As ethical tomatoes become more common, a new curriculum teaches migrant workers about minimum wage, proper conditions, and how not to be exploited
Sitting in a room at a packing plant near Immokalee in southwest Florida with about 50 migrant laborers, I learned that I had a right to earn a minimum wage of $7.25 an hour, and could take regular breaks in a shady area provided by the farm—including a lunch break. I was told exactly what constituted a full bucket of tomatoes when I was working on a "piece," or per-bucket basis. For some of my work, I would get an extra penny per pound for the tomatoes I picked—which amounted to a 50-percent raise. I was informed that sexual harassment would not be tolerated. And finally I received a card with the number of a 24-hour confidential help line. "If you see a problem, talk to someone—your friends, your boss, us, anyone, just say something," said Lucas Benitez, one of the members of the Coalition of Immokalee Workers (CIW), a grassroots labor rights group that was responsible for the lesson.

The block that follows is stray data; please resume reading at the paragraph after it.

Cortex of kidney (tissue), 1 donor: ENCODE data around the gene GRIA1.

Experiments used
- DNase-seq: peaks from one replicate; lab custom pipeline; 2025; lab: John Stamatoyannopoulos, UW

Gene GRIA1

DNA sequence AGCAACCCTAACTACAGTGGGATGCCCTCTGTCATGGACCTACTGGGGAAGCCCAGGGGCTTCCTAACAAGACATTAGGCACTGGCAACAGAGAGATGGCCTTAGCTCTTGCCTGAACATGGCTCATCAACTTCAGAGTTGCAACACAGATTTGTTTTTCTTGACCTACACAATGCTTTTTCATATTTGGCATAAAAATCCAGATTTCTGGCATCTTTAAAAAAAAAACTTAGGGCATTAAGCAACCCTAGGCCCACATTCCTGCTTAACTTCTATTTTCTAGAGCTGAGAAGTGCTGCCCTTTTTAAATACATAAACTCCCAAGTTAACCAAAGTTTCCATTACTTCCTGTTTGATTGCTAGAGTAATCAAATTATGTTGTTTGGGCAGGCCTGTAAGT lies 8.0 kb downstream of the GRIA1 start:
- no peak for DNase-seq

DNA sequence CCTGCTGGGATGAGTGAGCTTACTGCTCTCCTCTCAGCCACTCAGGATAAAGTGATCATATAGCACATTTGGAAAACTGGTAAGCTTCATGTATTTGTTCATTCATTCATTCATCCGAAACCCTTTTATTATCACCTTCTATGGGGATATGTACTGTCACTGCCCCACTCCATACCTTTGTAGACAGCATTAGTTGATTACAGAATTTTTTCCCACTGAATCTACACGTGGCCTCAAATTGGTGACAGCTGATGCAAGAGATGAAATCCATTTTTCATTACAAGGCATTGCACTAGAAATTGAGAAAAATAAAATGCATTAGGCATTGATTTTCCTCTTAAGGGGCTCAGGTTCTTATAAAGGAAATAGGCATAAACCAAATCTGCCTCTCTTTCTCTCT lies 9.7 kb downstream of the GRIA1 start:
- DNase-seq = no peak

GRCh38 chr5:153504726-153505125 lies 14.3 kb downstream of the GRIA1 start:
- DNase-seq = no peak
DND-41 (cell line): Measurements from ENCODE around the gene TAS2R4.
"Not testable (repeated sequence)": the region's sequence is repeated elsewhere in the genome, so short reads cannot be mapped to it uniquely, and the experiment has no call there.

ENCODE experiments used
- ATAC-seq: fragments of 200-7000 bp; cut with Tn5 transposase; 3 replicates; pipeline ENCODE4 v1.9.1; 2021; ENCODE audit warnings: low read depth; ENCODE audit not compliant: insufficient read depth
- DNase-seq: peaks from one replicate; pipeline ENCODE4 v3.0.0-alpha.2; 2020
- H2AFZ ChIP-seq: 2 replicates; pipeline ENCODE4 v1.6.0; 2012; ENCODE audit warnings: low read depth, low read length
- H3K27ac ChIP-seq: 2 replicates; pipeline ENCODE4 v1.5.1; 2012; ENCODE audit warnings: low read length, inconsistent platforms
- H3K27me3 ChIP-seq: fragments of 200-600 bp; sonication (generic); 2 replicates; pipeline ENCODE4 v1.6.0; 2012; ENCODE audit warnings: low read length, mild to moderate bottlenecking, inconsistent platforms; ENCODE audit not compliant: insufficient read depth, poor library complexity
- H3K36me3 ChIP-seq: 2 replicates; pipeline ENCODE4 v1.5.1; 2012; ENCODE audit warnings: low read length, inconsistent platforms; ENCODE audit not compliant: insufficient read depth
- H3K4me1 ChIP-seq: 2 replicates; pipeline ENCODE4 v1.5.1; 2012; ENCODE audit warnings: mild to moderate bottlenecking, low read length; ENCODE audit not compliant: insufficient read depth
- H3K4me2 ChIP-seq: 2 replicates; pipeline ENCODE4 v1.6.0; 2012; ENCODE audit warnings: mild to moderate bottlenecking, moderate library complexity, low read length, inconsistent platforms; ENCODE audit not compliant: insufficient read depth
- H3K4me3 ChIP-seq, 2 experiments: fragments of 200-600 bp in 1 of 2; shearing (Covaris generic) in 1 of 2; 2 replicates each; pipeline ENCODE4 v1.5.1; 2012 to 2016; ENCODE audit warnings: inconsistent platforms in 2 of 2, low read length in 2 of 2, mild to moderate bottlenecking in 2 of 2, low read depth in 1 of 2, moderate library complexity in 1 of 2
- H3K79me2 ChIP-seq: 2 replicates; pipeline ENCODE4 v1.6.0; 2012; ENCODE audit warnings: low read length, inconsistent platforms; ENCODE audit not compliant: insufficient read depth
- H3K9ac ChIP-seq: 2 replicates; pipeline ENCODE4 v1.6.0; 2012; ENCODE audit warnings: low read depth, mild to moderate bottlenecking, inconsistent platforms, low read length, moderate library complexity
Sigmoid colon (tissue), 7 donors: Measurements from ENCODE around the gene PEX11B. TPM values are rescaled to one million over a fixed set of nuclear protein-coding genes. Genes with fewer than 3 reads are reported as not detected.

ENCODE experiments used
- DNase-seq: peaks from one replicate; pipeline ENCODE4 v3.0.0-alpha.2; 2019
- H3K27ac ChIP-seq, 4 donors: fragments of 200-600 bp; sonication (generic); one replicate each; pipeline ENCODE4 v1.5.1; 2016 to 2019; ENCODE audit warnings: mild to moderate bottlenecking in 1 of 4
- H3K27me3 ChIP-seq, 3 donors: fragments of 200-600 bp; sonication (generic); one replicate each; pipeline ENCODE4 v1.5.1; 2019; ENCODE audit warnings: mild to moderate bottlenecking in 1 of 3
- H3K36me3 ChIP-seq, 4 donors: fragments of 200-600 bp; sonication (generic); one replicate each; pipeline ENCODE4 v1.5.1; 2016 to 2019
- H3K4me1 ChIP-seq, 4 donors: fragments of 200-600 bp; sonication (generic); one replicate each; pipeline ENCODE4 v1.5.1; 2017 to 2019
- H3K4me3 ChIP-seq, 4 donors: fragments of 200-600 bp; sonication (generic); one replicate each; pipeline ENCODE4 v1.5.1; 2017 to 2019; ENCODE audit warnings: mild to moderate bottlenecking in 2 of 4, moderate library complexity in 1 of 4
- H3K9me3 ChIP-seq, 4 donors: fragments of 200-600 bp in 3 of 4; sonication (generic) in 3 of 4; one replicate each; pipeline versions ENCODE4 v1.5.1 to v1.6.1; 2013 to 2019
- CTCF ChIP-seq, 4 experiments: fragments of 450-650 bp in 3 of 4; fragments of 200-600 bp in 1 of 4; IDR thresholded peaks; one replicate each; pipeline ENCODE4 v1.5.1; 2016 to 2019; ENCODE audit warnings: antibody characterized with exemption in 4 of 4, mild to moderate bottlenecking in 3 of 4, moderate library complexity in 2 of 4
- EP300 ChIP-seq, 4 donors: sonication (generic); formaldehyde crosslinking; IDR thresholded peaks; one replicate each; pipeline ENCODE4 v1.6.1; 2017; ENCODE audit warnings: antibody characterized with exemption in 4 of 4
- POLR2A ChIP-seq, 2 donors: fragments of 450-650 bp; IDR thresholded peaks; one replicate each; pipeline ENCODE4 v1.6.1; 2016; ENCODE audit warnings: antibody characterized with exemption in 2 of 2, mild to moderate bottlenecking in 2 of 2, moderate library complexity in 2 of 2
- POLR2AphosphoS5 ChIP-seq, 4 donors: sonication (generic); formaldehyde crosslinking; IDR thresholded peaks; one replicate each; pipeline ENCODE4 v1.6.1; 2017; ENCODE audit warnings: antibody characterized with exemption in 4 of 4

Until this year none of my classmates, many of whom were veteran tomato workers, had ever attended a session like this one, where their fellow workers outlined their new rights and responsibilities under the CIW's Fair Food Code of Conduct as employees of Pacific Tomato Growers, a major corporation that markets its products under the brand names Sunripe and Suncoast.